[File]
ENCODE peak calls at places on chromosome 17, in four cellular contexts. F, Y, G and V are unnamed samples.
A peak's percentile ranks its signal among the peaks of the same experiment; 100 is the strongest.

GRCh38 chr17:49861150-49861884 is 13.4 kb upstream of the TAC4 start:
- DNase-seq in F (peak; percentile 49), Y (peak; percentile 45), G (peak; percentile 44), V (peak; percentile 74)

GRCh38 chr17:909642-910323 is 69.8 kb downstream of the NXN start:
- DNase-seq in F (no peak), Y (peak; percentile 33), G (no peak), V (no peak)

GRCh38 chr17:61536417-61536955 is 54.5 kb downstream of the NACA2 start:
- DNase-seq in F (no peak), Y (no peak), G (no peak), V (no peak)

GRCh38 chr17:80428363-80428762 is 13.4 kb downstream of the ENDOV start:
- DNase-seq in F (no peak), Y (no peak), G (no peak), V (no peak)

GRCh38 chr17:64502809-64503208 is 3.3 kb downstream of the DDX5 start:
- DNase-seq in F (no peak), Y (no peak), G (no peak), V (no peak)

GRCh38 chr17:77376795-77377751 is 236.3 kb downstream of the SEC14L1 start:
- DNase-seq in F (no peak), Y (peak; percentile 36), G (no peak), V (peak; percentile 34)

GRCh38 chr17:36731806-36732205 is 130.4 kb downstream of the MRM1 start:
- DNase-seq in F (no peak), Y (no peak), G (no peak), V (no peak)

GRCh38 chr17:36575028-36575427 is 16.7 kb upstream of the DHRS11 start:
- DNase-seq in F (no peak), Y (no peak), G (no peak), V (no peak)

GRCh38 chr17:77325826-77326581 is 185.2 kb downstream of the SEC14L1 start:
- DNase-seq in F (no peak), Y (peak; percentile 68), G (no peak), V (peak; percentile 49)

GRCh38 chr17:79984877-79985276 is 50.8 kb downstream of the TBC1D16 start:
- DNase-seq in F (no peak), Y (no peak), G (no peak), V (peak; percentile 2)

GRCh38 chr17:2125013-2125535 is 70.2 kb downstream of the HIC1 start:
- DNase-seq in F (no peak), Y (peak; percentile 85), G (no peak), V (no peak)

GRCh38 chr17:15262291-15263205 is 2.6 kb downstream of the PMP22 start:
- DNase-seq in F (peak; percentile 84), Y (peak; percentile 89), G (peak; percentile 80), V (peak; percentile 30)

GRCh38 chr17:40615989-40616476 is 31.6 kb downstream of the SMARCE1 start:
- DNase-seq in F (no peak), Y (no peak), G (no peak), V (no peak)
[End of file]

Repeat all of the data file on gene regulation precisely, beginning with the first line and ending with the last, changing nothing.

ENCODE peak calls at places on chromosome 17, in four cellular contexts. F, Y, G and V are unnamed samples.
A peak's percentile ranks its signal among the peaks of the same experiment; 100 is the strongest.

GRCh38 chr17:49861150-49861884 is 13.4 kb upstream of the TAC4 start:
- DNase-seq in F (peak; percentile 49), Y (peak; percentile 45), G (peak; percentile 44), V (peak; percentile 74)

GRCh38 chr17:909642-910323 is 69.8 kb downstream of the NXN start:
- DNase-seq in F (no peak), Y (peak; percentile 33), G (no peak), V (no peak)

GRCh38 chr17:61536417-61536955 is 54.5 kb downstream of the NACA2 start:
- DNase-seq in F (no peak), Y (no peak), G (no peak), V (no peak)

GRCh38 chr17:80428363-80428762 is 13.4 kb downstream of the ENDOV start:
- DNase-seq in F (no peak), Y (no peak), G (no peak), V (no peak)

GRCh38 chr17:64502809-64503208 is 3.3 kb downstream of the DDX5 start:
- DNase-seq in F (no peak), Y (no peak), G (no peak), V (no peak)

GRCh38 chr17:77376795-77377751 is 236.3 kb downstream of the SEC14L1 start:
- DNase-seq in F (no peak), Y (peak; percentile 36), G (no peak), V (peak; percentile 34)

GRCh38 chr17:36731806-36732205 is 130.4 kb downstream of the MRM1 start:
- DNase-seq in F (no peak), Y (no peak), G (no peak), V (no peak)

GRCh38 chr17:36575028-36575427 is 16.7 kb upstream of the DHRS11 start:
- DNase-seq in F (no peak), Y (no peak), G (no peak), V (no peak)

GRCh38 chr17:77325826-77326581 is 185.2 kb downstream of the SEC14L1 start:
- DNase-seq in F (no peak), Y (peak; percentile 68), G (no peak), V (peak; percentile 49)

GRCh38 chr17:79984877-79985276 is 50.8 kb downstream of the TBC1D16 start:
- DNase-seq in F (no peak), Y (no peak), G (no peak), V (peak; percentile 2)

GRCh38 chr17:2125013-2125535 is 70.2 kb downstream of the HIC1 start:
- DNase-seq in F (no peak), Y (peak; percentile 85), G (no peak), V (no peak)

GRCh38 chr17:15262291-15263205 is 2.6 kb downstream of the PMP22 start:
- DNase-seq in F (peak; percentile 84), Y (peak; percentile 89), G (peak; percentile 80), V (peak; percentile 30)

GRCh38 chr17:40615989-40616476 is 31.6 kb downstream of the SMARCE1 start:
- DNase-seq in F (no peak), Y (no peak), G (no peak), V (no peak)